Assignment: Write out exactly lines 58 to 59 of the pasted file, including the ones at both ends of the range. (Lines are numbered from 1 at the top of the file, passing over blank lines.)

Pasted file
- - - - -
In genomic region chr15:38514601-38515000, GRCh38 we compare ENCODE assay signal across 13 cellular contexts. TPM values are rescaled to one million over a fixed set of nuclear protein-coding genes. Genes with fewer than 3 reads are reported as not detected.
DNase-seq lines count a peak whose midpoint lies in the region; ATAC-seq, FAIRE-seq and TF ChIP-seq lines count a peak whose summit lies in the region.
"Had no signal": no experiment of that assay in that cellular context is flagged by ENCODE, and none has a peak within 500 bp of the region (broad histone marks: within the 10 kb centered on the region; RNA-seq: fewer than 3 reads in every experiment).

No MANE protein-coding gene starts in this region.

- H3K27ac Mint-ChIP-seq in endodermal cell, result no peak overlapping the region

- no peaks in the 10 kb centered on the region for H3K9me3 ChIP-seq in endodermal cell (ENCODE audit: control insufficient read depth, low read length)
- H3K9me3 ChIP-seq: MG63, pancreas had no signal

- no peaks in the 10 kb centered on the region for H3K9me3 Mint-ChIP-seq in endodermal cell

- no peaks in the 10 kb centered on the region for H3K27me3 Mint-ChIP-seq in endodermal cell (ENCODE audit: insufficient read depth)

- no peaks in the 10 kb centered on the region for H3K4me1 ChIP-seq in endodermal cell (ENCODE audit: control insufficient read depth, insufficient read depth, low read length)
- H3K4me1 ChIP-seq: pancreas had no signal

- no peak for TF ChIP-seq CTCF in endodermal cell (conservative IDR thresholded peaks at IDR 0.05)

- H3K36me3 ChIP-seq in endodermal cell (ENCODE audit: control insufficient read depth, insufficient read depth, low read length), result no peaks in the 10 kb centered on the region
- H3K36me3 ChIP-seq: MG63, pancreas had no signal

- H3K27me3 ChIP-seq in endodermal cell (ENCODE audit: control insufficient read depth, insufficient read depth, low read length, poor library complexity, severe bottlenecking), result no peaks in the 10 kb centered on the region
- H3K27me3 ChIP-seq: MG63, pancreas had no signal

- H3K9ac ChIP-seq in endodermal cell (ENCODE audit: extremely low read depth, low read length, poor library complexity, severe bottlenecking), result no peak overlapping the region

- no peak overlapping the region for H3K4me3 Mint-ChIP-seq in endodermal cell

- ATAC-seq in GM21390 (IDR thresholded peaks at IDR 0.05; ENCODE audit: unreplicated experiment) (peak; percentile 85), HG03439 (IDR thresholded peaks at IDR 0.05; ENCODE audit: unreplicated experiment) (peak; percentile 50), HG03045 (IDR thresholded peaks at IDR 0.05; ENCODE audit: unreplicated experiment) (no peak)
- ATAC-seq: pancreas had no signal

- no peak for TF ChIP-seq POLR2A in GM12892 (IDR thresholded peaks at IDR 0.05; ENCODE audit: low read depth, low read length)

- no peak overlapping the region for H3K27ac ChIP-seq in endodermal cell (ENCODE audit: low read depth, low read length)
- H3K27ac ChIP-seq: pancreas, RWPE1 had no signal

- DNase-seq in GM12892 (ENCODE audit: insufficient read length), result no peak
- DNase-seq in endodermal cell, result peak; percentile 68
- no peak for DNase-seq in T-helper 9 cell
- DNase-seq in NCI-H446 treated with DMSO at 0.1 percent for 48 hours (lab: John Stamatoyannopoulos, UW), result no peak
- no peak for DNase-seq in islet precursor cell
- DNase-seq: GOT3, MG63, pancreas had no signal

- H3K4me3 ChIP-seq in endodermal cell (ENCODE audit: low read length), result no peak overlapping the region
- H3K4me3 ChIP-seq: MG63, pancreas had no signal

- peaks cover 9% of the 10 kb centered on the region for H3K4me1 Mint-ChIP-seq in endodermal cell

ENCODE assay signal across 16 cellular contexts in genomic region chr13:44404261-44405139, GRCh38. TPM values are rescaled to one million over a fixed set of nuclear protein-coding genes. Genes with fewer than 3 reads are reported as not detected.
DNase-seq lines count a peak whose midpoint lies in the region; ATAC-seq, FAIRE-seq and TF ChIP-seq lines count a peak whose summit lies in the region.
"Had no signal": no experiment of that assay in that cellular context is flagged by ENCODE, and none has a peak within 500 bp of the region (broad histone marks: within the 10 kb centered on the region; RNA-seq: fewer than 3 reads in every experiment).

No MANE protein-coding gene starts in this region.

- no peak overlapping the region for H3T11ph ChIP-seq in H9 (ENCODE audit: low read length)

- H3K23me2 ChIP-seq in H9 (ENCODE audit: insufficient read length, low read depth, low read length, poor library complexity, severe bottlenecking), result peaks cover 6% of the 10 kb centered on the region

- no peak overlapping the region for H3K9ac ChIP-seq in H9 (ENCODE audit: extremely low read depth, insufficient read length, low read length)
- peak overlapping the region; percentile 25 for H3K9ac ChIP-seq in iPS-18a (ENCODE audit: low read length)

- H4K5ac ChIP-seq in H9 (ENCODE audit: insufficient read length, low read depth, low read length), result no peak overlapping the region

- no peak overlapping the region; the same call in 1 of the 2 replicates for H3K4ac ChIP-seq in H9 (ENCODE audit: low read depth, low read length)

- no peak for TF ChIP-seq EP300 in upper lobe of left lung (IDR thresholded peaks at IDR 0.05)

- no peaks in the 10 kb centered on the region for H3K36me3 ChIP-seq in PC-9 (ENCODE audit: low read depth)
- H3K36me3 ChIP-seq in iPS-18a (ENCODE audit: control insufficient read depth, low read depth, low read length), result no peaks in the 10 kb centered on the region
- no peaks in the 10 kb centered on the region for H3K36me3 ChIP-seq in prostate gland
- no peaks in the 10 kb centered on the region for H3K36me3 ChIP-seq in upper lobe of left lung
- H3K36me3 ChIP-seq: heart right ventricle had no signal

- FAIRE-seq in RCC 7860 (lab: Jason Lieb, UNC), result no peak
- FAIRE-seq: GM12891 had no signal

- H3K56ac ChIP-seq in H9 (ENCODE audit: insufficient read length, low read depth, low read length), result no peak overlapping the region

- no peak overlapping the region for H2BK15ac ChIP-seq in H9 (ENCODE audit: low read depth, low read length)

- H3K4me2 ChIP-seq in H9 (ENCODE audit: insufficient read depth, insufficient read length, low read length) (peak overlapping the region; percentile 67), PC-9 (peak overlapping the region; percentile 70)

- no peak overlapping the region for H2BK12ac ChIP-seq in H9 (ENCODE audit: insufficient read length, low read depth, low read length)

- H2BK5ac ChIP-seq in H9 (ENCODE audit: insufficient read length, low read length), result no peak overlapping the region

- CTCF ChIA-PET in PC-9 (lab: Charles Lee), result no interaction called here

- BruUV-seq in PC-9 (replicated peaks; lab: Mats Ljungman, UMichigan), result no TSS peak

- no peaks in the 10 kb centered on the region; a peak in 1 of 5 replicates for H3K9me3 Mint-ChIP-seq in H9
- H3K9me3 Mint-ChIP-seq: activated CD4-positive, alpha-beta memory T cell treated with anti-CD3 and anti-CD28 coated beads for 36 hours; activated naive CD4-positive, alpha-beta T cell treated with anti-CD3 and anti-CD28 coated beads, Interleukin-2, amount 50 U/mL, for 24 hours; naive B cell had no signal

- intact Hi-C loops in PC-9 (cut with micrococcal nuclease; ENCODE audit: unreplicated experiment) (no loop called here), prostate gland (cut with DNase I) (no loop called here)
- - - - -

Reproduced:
- no peaks in the 10 kb centered on the region; a peak in 1 of 5 replicates for H3K9me3 Mint-ChIP-seq in H9
- H3K9me3 Mint-ChIP-seq: activated CD4-positive, alpha-beta memory T cell treated with anti-CD3 and anti-CD28 coated beads for 36 hours; activated naive CD4-positive, alpha-beta T cell treated with anti-CD3 and anti-CD28 coated beads, Interleukin-2, amount 50 U/mL, for 24 hours; naive B cell had no signal